What is the summer drop-off?
This describes the regression or loss of academic skills during an extended break in academic learning (like the summer holidays). In a best-case scenario, children will remain at their current levels in math and literacy but generally they tend to lose the majority of their skills in mathematical computations and spelling. Current research shows ‘academically vulnerable’ children are more at-risk of losing these skills.
Which subjects suffer most?
Mathematical skills are more at-risk from the drop-off effect, but for those vulnerable students, literacy is also a concern. The more abstract a skill-set is, the less likely it will be recalled after a longer period of time. This is because the individual makes fewer personal connections to the information. For example, if a child does not have opportunity in their real life to divide and multiply fractions, then that skill will likely be forgotten over time.
How much time can you expect a child to study during the holidays?
Reasonably between 10 to 20 minutes per day for basic skills. The trick is to make the studying seem like fun if possible (such as through kid-friendly websites). Focusing on areas the child needs to develop is a better use of time and energy. If there is a goal to achieve (a summer study assignment or extra credit) then there would obviously be more time dedicated to that project, so it would need to be fitted around activities.
At what point in a child’s education does holiday study become important?
At the point where they are becoming ‘readers’ and ‘writers’, since this skill develops only through continual practice and application. Even so, this can be accomplished with a reading book that matches the child’s level and perhaps a travel journal. Similarly, children need to master their basic numeracy skills to consolidate them and commit them to memory
Kids rarely listen to their parents. How useful are tutors in this situation – and how do you find a good one?
Tutors are not generally a good idea because they often do not set specific goals or targets that they are working towards, so parents can get into a trap of spending a great deal of money with limited results.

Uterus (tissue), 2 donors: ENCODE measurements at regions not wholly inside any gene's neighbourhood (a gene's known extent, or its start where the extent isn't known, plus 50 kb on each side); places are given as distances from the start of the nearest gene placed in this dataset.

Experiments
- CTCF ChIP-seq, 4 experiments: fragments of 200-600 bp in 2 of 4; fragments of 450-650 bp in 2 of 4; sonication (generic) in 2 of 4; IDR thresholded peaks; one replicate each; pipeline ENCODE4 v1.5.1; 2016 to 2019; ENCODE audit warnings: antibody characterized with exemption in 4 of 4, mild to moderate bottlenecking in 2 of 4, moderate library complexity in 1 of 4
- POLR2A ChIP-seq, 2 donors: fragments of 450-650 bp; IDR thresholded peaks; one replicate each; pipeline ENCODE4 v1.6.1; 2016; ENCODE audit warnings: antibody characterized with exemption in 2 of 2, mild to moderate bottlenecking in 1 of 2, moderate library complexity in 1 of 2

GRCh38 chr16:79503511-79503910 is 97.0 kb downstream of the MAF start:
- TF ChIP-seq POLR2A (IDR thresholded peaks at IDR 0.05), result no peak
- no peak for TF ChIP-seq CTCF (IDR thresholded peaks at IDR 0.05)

However, there are several tutoring companies here that can be of assistance in helping parents identify what they need. If the company can tell you how they are going to achieve an outcome and in what time frame, then you know they have a plan in mind that will be providing focused support.
What’s your take on educational summer camps?
Educational summer camps are only as good as the quality of programmes and the instructors. Some parents might find a good programme and feel it meets a particular need for their child. There are also some children who are naturally more inclined to be academic than athletic or ‘arty’. I think that being aware of your child’s needs is important. If they have worked extremely hard over the course of the year, then it might benefit them more to have a real break and let the learning ‘sink in’.
What kinds of activities encourage learning, without a child actually knowing you are making them swot?
Parents who spend time talking, reading and asking children questions are actually paving the way for the child to seek out answers to new questions they have. If children see their parents reading and learning themselves, this has a powerful effect on the child because they will pick up on these values.
The value of play should not be taken lightly as it has so many benefits for learning. Children build and create things, which builds up their creative problem solving skills; they collaborate, which involves them learning valuable social and negotiation skills; they use materials and toys which support their motor skills; and they also talk together, which is critical to their language development, especially if they are learning English as another language.
Taking a step back as a parent and letting the kids organise their play or activities can be one of the best things to do. It does not always come easy to children but they need to learn how to engage themselves without adult direction.
World Wide Wisdom
Check out these online learning resources for parents and children
• www.internet4classrooms.com – a K-12 website with hundreds of links to subject-based games and learning activities
• www.linktolearning.com – an educational site for K-12 which offers specific links to online games, resources and activities including activities for ESL (English as a Second Language) learners
• www.storylineonline.net – has a nice collection of stories that are read by an actor to children and is an excellent resource for parents of primary-aged children
• www.bbc.co.uk/children – has several collections of online resources, learning games and activities for very young children and primary-aged nippers